Sent by Jonathan Stark on October 10th, 2016
The occasional need to make change is fascinating to me.
i.e., , the need to exchange a particular denomination of currency (e.g., a ten dollar bill) for a different denomination (e.g., ten one dollar bills).
It is perhaps the most direct evidence that money on its own has no inherent value.
The value of money is in what we believe we can get with our money, NOT in the money itself.
e.g., a suitcase full of hundred dollar bills isn’t of much use on a desert island.
This is critical to keep in mind when you are setting a value price, especially one that you consider astronomically high.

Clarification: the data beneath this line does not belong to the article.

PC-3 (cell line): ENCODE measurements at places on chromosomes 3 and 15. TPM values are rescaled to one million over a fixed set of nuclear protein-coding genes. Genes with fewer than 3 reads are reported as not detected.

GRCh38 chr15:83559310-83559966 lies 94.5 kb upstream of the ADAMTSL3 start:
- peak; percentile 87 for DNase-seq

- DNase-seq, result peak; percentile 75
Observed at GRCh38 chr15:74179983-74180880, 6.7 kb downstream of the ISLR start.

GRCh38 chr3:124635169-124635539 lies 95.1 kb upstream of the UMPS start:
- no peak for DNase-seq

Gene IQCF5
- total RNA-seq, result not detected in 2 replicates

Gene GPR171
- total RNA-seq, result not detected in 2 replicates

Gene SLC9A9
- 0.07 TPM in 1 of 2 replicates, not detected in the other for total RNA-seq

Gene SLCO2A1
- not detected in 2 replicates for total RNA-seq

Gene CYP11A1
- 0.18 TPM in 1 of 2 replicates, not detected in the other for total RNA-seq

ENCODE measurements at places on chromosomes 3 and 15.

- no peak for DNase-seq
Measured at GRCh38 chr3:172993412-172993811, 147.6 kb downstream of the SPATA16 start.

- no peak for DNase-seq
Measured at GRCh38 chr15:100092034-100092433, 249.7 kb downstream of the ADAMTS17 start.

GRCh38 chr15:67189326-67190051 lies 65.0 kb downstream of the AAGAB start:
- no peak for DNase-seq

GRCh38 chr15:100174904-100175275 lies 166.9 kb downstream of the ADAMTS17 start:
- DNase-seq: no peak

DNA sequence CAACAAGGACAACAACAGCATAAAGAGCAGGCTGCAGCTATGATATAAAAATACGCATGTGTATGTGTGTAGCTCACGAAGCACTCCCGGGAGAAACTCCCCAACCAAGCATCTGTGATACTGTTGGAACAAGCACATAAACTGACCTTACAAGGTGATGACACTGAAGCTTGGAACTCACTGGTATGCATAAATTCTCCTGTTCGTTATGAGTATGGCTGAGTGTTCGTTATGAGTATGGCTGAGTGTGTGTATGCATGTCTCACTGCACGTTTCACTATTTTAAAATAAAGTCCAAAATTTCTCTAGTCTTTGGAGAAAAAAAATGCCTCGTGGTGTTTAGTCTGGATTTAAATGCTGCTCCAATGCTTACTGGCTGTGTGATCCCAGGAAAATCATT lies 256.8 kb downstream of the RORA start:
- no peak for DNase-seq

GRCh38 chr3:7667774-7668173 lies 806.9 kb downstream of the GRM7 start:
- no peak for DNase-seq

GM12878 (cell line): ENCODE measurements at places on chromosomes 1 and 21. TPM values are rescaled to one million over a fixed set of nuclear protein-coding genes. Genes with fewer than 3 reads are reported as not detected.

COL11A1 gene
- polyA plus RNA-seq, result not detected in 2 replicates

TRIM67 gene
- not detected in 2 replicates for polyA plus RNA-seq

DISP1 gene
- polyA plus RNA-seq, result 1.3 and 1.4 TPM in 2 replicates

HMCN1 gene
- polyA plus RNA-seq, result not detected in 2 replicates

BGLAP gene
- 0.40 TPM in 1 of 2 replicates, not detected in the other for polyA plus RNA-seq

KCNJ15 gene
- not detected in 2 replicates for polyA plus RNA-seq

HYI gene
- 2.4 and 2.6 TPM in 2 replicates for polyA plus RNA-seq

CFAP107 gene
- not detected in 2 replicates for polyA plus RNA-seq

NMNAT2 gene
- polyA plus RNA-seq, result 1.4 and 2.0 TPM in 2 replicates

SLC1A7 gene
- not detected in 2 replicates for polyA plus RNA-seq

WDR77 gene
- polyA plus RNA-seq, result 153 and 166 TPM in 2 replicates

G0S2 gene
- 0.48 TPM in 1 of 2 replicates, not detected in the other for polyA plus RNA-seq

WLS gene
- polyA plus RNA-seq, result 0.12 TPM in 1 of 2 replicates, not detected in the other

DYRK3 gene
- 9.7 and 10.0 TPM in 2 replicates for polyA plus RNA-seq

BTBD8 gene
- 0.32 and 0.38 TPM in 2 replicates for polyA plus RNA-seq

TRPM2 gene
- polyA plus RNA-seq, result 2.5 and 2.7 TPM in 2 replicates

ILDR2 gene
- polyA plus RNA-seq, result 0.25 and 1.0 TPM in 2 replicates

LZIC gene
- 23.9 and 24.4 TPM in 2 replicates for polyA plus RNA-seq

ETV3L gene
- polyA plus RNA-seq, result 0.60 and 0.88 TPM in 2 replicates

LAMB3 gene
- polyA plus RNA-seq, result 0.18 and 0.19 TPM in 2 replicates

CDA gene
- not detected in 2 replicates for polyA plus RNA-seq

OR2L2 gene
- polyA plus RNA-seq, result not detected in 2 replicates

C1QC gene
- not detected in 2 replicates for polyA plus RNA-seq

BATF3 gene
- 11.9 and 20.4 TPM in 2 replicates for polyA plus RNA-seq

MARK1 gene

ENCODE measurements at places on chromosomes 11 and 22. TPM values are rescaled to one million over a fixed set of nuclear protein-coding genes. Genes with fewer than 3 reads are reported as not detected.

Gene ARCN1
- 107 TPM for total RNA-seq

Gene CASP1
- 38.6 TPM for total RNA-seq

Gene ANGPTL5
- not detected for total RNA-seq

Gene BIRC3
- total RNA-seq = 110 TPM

The money that you’re asking for is worthless to the buyer if they can’t exchange it for something of value. And if what you offer is worth significantly more to the buyer than the money that you’re asking, then they’ll almost certainly exchange it with you without question.
Anything else would be against their self-interest.
P.S. Do you listen to podcasts? I’m going to be launching the “Ditch Hourly” podcast on Monday October 17th to help you learn how to break the cycle of trading time for money. Sign up here to be the first to know -> https://expensiveproblem.com/podcast
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